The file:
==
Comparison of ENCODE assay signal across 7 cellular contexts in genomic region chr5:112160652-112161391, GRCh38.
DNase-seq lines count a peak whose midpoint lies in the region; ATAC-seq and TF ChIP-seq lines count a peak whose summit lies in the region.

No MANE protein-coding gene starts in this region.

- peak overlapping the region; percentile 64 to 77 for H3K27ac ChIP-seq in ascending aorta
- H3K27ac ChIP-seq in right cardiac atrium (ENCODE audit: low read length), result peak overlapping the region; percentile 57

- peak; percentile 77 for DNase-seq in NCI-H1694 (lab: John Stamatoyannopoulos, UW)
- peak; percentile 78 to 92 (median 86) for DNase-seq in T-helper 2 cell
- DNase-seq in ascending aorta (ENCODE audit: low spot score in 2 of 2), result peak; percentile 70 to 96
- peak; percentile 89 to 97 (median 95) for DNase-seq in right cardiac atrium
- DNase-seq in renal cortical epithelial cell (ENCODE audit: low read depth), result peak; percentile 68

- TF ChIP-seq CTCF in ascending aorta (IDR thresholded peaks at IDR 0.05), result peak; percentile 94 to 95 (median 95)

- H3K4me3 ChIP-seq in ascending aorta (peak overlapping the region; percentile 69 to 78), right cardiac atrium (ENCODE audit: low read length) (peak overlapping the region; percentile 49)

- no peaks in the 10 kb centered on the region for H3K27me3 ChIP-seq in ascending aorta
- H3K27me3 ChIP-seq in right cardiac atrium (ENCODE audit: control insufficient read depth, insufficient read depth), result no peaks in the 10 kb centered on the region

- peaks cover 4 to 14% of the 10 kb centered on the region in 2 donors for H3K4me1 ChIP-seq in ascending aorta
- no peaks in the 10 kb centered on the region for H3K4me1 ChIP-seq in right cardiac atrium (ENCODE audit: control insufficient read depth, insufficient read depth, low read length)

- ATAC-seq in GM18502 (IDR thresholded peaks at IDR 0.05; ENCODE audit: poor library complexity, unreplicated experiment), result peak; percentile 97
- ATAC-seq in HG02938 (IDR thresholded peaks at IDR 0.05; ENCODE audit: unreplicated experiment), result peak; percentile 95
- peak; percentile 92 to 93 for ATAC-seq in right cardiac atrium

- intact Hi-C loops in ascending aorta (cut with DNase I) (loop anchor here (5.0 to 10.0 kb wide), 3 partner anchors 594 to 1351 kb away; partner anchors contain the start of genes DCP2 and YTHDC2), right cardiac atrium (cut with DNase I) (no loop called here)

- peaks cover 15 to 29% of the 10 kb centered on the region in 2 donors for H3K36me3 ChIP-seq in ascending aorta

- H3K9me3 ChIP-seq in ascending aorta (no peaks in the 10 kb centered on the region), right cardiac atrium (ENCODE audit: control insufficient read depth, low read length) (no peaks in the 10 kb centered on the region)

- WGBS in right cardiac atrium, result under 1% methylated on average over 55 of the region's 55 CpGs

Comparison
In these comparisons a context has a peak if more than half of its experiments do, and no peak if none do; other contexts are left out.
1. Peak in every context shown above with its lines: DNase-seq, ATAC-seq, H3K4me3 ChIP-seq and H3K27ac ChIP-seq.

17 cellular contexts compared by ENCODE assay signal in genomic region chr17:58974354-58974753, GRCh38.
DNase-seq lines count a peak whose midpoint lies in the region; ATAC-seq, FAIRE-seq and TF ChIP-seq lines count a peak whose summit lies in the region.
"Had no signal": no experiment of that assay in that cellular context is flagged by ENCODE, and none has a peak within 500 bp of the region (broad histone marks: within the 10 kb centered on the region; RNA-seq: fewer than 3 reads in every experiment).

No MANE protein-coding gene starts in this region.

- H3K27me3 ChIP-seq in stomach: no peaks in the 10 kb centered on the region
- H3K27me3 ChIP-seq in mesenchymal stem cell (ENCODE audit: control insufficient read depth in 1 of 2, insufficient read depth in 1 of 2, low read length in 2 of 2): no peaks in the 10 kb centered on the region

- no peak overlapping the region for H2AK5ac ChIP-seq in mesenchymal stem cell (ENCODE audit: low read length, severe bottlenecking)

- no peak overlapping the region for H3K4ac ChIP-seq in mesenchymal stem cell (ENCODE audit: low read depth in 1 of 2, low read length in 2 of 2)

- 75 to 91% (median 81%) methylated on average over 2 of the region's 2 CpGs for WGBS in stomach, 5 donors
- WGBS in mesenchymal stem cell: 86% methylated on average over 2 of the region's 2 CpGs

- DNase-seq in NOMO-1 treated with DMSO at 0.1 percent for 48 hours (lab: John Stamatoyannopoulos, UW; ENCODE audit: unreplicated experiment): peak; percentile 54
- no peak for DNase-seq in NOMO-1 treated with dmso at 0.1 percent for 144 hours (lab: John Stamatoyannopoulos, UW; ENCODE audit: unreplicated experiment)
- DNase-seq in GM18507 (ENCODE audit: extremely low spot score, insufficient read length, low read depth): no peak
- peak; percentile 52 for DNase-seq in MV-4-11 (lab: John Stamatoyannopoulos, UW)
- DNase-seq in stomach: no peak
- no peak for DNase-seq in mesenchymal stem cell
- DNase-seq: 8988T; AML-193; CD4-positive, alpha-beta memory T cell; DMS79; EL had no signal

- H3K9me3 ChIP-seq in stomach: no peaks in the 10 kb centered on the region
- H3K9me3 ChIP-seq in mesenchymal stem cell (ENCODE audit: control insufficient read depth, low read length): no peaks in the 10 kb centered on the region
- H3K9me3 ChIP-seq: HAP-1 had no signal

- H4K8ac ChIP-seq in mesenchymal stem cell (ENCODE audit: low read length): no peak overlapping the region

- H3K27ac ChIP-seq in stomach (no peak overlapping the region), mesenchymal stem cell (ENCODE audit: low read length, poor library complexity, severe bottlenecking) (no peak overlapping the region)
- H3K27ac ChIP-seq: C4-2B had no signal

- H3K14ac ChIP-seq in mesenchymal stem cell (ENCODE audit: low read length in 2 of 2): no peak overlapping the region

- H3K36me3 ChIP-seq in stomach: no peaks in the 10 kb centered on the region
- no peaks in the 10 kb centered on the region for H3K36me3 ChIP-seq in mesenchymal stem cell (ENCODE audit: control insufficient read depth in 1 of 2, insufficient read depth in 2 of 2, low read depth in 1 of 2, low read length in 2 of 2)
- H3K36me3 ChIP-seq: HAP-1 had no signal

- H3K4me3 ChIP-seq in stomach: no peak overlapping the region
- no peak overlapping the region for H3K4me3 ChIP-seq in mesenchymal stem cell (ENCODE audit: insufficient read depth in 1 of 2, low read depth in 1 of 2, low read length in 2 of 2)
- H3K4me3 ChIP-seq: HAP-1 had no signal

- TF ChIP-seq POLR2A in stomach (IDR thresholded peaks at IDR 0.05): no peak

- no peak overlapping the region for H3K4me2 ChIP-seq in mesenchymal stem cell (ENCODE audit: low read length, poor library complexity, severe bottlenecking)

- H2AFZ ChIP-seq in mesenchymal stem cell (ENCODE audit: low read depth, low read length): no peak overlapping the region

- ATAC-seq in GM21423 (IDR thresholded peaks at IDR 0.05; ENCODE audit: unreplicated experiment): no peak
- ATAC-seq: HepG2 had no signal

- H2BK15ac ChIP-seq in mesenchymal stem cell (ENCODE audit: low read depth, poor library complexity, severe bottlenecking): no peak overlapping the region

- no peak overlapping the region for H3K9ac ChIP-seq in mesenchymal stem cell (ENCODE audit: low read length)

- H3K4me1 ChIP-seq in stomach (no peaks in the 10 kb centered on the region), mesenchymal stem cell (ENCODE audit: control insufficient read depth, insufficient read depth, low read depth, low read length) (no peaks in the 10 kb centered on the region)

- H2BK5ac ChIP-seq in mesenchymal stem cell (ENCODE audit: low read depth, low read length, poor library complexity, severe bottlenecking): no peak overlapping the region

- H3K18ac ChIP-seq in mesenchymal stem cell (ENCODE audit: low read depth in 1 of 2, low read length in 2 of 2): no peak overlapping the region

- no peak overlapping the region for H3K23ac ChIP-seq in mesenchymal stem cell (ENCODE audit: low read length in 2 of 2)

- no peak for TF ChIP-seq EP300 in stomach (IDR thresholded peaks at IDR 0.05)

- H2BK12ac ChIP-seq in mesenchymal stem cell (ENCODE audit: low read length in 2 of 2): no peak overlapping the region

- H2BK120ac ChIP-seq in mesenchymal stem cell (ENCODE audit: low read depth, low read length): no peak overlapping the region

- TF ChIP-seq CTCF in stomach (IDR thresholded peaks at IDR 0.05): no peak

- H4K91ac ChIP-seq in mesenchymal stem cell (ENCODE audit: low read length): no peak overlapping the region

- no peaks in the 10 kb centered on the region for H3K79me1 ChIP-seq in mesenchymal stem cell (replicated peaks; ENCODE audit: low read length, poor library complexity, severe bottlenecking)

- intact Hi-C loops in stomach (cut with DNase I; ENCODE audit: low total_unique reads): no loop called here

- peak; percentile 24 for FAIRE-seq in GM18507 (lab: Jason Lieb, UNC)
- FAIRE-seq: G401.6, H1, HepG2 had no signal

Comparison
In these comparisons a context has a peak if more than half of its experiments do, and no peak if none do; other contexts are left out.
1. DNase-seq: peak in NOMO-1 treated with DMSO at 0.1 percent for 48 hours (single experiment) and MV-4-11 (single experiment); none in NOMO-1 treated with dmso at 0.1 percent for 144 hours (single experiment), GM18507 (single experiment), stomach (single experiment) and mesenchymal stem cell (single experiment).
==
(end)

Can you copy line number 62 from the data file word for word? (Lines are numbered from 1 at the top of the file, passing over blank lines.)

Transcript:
- H2BK15ac ChIP-seq in mesenchymal stem cell (ENCODE audit: low read depth, poor library complexity, severe bottlenecking): no peak overlapping the region